“Tim performed a spectacular job in arranging shipment of the lab kits to students, recording tutorial videos for students, managing the Aggie Video channel of the course, preparing and sharing shopping carts of lab parts for students, creating a virtual machine with Windows OS and all the software needed in the course for students with Mac laptops, holding frequent Zoom office hours, giving timely responses to students’ queries, etc. … He always takes the initiative to help students and has shown that he is truly enthusiastic about teaching and mentoring younger students.”
Tim is currently pursuing his Ph.D. in Electrical and Computer Engineering. His research focuses on robotics, sensor networks, and distributed computing with retired smartphones and tablets.
Hongbo Lu was a teaching assistant for EEC135, an upper division senior course for optical networks. Hongbo easily adapted and facilitated instruction for students to be successful during COVID-19. Professor Marina Radulaski had this to say of Hongbo’s impact:
“Hongbo Lu has been an indispensable TA for the online transition, quickly grasping the concepts of the new type of instruction and going a step beyond, synthesizing student experiences and providing new types of instruction material. Hongbo … initiated a new module based on his insights from the office hours. To provide both peer learning and personalized instruction, EEC135 incorporated group problem solving in Zoom breakout rooms of 4 students. … Moreover, for students who are not able to attend the discussion session live, Hongbo provided ongoing online support until they master the problem.
Honbgo is currently pursuing his PhD in Electrical and Computer Engineering. His research focuses on an energy-efficient throughput-elastic radio access network using advanced photonic technologies for millimeter wave communication in 5G and beyond-5G system.
Juan Arguello was a teaching assistant for Engineering 6, a course that introduces first year students to the fundamentals of procedural programming, medical analysis, as well as elementary concepts of object-oriented programming, graphical user interfaces, and data visualization. Juan facilitated remote instruction via tutorial videos he created for the course, in response to the challenges that COVID-19 presented. Course instructor Professor Diego Yankelevich had this to say of Juan’s achievements:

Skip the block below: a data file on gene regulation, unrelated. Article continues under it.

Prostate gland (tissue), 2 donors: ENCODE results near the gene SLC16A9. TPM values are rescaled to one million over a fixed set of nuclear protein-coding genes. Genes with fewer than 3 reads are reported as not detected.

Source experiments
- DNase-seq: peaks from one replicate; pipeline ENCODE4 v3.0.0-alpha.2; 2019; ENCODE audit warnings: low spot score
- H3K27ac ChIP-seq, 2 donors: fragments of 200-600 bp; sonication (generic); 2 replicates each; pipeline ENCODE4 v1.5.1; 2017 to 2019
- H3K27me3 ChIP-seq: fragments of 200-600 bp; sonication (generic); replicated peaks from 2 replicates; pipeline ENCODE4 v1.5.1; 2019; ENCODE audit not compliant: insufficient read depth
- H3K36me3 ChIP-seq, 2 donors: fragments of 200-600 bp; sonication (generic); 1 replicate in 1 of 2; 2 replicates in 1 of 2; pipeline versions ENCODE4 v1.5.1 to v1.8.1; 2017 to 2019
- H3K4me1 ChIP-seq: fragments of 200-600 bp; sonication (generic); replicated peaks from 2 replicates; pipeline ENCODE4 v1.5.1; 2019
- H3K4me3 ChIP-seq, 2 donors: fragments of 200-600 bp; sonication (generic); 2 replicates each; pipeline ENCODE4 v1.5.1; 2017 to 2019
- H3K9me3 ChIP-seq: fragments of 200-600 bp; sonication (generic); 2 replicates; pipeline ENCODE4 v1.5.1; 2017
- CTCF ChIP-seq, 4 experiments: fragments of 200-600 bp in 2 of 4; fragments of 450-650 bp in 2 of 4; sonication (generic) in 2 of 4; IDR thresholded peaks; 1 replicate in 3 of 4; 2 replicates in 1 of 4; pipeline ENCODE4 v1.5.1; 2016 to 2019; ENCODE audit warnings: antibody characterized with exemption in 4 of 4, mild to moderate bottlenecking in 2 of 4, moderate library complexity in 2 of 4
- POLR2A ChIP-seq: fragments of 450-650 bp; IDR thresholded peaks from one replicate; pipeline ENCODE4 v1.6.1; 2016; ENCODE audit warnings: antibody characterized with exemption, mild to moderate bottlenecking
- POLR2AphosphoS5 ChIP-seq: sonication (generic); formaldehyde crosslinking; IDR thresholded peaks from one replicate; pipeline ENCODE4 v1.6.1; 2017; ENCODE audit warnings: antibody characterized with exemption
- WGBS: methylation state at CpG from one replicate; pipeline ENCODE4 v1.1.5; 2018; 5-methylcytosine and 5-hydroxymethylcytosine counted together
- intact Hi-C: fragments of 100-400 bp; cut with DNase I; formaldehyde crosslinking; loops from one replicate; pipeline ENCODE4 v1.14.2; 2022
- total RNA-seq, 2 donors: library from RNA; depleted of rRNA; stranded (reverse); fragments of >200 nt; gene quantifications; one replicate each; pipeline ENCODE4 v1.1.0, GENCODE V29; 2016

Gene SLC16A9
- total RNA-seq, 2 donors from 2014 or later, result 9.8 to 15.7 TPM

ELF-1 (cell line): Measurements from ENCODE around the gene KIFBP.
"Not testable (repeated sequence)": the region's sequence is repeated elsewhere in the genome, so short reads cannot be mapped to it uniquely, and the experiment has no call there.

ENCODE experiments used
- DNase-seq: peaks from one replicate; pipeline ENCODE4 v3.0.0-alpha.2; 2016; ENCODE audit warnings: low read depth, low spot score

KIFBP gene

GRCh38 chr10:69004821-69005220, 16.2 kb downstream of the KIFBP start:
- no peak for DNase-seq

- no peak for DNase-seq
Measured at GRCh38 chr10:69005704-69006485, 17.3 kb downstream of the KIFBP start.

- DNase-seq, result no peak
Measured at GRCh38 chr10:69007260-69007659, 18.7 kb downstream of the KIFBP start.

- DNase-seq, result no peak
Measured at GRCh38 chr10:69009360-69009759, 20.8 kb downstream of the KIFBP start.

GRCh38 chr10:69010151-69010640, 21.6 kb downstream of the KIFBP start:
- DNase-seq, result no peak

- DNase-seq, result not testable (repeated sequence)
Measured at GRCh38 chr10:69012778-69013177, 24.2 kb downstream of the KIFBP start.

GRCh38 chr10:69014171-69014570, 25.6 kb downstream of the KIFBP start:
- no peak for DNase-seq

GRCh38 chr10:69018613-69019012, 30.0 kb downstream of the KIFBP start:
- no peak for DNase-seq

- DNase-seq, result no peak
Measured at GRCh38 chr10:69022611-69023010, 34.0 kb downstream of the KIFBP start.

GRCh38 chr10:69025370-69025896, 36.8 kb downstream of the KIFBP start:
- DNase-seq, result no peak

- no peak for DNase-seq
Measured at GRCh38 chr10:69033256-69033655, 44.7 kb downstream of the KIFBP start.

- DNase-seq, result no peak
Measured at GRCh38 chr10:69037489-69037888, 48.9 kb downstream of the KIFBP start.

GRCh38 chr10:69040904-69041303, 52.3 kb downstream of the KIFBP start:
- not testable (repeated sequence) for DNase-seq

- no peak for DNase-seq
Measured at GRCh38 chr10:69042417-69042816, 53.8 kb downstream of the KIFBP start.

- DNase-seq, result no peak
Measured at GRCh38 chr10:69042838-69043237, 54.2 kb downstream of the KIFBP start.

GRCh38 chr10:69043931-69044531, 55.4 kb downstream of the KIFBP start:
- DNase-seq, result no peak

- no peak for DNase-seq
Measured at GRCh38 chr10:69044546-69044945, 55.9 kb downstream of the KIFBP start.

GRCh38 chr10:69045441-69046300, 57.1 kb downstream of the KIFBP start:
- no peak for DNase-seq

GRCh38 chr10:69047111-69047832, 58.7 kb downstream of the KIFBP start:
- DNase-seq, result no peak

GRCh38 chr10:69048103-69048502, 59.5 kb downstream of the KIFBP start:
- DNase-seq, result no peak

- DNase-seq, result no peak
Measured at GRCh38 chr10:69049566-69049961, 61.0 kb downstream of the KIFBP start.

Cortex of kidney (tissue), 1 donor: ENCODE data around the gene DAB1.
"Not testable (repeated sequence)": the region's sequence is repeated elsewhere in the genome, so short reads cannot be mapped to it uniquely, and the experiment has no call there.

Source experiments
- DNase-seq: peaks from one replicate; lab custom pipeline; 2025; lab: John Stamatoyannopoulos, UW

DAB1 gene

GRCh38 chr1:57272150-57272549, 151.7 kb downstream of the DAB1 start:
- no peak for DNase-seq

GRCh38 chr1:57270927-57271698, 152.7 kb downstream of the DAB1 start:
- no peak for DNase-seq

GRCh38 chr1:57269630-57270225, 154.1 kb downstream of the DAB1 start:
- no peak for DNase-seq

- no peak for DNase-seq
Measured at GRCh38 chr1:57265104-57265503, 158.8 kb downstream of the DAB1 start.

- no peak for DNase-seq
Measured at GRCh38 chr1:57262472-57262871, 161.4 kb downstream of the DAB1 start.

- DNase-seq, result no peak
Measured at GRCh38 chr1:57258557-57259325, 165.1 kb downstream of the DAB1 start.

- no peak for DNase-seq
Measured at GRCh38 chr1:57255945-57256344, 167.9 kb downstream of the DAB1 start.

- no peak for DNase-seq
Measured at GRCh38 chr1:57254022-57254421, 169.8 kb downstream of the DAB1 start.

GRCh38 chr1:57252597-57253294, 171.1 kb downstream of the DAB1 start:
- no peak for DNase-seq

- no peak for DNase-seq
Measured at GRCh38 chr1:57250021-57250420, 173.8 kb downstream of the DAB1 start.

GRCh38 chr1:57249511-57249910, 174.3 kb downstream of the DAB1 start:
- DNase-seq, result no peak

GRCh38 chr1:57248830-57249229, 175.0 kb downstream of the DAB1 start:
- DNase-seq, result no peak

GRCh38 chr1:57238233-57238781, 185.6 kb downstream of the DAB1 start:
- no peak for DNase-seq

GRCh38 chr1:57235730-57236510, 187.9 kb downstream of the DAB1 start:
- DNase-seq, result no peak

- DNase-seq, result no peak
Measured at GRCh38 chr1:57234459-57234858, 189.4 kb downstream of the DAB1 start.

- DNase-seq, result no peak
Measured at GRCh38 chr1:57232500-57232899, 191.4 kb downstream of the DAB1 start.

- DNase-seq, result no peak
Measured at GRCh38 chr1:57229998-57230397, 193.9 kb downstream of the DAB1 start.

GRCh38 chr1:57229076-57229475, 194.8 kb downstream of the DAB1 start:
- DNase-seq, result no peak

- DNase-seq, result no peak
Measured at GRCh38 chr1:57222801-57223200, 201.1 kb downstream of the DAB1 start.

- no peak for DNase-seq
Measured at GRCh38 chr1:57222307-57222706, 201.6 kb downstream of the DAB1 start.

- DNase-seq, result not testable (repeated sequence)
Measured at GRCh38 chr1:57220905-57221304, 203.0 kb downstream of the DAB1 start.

“Juan volunteered to produce a series of videos to teach the students how to develop graphical user interfaces, use tools for data sharing in the cloud and others for ordinary tasks. The videos stood out for covering the essence of the information we needed to convey, the eloquence of the narration, their deliberate pace and diction.”
Juan is currently pursuing a Ph.D. student in Electrical and Computer Engineering. His research focuses on wireless power transfer and designing wireless powered sensors embedded in materials such as metals, composite materials, and implants in the human body.
Sean Alling was the teaching assistant for EEC105A/B/C, also known as EE-Emerge. EE-Emerge is a yearlong course to engage electrical and computer engineering juniors and sophomores to promote engineering to the public, and in particular K-12 students by the use of interactive electronic exhibits conceived and built by the EE-Emerge students. Sean provided students with online sources to create their best projects, assisted in mailing parts for projects, and was also readily available to troubleshoot issues for students via Slack, GitHub, or Zoom. A student in the class commented:
“Knowing that constructing a project with remote instruction would be difficult, Sean helped our team in any way possible. He provided us with numerous resources such as websites and other online sources that would help us develop our website, find parts we needed, and guide us through any problems we encountered. He also made himself available for virtual office hours during a time that worked for each team and was very responsive in Slack. Sean cares about his students and wants to see them grow and succeed. He's very willing to share his knowledge in order to help others.”
Sean received both of his undergraduate and master’s degrees from UC Davis, and is currently pursuing his Ph.D. in Electrical and Computer Engineering. His research is in power electronics and power electronics control systems.
Please join us once more in congratulating this year’s inaugural recipients of the Smita Bakshi Digital Learning & Teaching Award!
Written by Jide Akinmoladun and Department Chair, André Knoesen